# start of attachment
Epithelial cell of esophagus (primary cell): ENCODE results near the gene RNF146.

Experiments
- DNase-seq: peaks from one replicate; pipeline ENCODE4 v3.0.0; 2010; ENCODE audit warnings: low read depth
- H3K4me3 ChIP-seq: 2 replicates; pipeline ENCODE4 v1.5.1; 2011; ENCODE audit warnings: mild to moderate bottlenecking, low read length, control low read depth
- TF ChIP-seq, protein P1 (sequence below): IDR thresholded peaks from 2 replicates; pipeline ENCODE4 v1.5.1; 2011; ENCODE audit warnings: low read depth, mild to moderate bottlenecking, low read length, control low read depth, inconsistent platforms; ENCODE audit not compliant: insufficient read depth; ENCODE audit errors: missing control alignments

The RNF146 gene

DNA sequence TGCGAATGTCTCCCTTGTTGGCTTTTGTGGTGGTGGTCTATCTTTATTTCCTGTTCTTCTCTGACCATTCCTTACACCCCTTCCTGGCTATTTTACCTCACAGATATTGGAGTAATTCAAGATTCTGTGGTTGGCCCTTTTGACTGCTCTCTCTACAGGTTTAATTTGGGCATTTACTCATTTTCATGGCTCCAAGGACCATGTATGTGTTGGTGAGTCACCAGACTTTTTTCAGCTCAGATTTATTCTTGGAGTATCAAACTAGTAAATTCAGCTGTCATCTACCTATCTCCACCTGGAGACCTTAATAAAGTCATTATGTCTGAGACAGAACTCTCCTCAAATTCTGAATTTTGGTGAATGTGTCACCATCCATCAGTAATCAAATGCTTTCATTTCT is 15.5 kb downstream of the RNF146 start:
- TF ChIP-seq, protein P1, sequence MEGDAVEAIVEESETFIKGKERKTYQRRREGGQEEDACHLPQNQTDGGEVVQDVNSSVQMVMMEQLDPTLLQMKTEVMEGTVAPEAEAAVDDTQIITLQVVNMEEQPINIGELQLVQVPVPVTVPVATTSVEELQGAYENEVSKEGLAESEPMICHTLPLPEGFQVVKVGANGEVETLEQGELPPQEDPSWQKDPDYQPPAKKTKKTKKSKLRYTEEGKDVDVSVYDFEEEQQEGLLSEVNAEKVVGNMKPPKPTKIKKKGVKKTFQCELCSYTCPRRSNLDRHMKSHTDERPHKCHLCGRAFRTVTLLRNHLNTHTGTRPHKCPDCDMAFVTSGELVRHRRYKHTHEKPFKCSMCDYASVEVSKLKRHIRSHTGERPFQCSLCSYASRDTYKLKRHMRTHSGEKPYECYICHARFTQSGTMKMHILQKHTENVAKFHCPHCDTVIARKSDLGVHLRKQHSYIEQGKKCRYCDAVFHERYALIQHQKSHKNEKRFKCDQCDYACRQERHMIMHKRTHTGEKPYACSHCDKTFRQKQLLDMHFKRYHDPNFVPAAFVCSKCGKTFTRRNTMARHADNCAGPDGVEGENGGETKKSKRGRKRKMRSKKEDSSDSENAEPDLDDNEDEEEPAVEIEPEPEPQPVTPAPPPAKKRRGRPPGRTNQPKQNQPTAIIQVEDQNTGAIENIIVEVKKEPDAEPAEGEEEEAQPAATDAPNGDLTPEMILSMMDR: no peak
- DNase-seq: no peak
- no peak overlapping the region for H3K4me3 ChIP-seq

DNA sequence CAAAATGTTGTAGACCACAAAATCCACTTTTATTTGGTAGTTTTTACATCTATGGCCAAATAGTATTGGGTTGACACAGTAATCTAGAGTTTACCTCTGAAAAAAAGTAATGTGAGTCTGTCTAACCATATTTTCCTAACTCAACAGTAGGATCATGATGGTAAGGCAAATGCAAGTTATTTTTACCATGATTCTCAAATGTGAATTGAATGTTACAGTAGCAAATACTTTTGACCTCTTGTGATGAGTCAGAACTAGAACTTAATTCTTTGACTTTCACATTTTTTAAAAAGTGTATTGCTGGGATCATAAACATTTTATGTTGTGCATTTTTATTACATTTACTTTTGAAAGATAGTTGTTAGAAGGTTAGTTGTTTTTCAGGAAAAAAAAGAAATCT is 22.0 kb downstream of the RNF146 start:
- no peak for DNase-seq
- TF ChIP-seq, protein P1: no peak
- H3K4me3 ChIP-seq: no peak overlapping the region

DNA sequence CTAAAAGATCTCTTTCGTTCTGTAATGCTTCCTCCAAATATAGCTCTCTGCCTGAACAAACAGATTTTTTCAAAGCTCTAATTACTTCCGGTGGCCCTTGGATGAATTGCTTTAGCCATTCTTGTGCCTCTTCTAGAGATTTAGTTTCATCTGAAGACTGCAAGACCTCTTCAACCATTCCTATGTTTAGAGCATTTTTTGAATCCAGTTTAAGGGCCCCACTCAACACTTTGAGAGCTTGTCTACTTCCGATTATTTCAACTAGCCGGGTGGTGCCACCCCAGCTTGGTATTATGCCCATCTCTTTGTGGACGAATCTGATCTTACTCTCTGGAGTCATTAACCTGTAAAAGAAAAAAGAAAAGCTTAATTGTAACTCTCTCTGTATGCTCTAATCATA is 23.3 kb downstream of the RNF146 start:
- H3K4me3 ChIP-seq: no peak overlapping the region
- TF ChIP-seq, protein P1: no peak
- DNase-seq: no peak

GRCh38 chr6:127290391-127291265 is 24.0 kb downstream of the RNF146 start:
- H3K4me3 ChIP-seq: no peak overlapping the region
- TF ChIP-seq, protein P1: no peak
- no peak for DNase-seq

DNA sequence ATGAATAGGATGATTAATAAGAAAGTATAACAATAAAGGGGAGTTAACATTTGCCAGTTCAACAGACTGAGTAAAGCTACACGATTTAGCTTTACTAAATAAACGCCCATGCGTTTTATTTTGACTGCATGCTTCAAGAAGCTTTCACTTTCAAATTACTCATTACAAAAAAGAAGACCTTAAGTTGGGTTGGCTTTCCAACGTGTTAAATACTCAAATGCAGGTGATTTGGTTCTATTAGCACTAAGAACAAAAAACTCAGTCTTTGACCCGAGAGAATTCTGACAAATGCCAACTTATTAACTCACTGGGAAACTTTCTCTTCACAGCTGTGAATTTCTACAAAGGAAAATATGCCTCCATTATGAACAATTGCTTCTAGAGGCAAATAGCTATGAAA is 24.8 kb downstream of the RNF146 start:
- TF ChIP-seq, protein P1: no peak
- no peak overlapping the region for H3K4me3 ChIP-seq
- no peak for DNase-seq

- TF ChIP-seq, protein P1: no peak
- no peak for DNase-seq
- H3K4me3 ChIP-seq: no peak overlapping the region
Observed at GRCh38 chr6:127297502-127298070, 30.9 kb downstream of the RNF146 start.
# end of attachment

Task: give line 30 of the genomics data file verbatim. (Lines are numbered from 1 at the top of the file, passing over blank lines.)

Observed at GRCh38 chr6:127297502-127298070, 30.9 kb downstream of the RNF146 start.